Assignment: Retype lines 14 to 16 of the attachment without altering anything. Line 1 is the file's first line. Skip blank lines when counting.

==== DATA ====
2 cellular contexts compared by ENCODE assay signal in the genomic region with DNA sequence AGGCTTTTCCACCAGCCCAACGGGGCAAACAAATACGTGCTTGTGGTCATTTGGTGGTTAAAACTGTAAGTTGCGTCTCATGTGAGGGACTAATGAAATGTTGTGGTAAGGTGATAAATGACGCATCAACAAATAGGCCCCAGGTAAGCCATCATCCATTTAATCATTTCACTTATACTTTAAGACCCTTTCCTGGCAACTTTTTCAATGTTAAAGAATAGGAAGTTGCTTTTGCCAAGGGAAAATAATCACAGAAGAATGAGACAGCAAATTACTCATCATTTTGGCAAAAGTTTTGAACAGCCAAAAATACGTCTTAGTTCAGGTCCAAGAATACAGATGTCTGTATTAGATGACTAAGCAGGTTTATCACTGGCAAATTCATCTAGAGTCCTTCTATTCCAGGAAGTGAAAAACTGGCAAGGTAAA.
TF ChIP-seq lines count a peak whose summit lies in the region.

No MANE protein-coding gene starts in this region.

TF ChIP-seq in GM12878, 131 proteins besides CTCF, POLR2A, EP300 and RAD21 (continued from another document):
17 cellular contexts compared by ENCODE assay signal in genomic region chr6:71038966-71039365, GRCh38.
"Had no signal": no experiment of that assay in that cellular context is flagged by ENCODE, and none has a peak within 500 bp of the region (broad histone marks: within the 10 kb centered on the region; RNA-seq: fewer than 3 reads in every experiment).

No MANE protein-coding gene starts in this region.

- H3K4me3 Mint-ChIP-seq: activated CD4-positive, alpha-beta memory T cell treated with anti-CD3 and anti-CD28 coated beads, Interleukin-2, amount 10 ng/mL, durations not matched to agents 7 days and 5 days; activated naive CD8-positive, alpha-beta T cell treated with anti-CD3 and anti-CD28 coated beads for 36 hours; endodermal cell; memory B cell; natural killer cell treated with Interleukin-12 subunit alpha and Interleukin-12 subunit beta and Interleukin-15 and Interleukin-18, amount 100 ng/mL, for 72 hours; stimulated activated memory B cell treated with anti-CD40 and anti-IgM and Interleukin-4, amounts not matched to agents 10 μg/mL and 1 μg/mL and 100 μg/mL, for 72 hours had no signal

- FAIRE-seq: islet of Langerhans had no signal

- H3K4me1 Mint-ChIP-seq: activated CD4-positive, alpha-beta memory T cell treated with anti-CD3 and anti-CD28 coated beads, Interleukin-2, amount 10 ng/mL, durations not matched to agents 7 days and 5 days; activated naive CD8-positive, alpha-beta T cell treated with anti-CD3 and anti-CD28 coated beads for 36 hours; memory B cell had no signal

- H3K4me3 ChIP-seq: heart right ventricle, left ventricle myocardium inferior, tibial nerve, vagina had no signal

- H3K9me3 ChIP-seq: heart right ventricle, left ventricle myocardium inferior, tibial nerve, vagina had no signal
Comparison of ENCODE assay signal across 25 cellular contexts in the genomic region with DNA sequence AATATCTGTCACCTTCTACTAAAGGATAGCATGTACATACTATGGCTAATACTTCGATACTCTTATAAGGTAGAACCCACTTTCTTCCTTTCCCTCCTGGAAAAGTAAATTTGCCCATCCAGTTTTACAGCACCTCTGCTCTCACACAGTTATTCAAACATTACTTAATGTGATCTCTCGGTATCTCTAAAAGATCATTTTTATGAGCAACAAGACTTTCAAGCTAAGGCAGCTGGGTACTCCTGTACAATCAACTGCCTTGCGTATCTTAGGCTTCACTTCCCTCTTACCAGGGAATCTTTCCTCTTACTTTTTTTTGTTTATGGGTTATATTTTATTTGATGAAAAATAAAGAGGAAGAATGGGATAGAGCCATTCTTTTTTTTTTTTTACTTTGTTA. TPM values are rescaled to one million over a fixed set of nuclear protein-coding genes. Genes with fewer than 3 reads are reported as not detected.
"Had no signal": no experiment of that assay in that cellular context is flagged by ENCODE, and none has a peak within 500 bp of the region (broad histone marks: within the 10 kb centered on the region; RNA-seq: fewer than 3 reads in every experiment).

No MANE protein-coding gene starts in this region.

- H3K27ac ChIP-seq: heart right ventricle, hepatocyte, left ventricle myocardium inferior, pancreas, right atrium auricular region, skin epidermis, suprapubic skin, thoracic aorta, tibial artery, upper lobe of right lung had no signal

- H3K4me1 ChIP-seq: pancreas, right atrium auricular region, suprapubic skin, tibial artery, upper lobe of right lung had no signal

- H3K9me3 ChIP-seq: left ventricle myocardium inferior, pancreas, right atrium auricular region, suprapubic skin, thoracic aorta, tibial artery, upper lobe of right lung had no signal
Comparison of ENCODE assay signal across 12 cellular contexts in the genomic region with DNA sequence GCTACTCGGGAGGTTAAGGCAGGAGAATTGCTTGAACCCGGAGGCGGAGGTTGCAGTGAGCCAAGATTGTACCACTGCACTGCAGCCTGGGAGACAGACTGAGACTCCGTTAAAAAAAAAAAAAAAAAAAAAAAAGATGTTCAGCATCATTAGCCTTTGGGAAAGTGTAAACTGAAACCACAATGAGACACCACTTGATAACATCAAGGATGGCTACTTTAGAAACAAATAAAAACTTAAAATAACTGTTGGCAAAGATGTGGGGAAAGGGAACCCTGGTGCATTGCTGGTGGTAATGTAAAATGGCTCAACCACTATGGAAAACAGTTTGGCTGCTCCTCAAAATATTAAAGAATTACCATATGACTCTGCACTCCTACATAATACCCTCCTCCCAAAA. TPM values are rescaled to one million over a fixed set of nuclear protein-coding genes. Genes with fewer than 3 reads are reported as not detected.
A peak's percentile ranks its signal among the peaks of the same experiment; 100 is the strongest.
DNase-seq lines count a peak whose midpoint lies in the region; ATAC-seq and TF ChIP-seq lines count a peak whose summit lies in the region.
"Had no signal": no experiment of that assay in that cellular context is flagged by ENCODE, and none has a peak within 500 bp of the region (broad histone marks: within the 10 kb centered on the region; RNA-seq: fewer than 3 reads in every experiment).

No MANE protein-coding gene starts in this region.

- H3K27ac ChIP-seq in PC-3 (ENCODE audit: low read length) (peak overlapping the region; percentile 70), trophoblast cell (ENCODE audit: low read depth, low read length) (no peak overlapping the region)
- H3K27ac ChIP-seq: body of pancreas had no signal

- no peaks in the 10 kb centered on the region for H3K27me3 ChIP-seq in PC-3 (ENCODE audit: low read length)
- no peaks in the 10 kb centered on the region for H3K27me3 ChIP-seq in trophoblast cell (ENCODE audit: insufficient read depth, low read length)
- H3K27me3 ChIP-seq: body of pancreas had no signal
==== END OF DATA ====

"Had no signal": no experiment of that assay in that cellular context is flagged by ENCODE, and none has a peak within 500 bp of the region (broad histone marks: within the 10 kb centered on the region; RNA-seq: fewer than 3 reads in every experiment).

No MANE protein-coding gene starts in this region.

- H3K27ac ChIP-seq: heart right ventricle, hepatocyte, left ventricle myocardium inferior, pancreas, right atrium auricular region, skin epidermis, suprapubic skin, thoracic aorta, tibial artery, upper lobe of right lung had no signal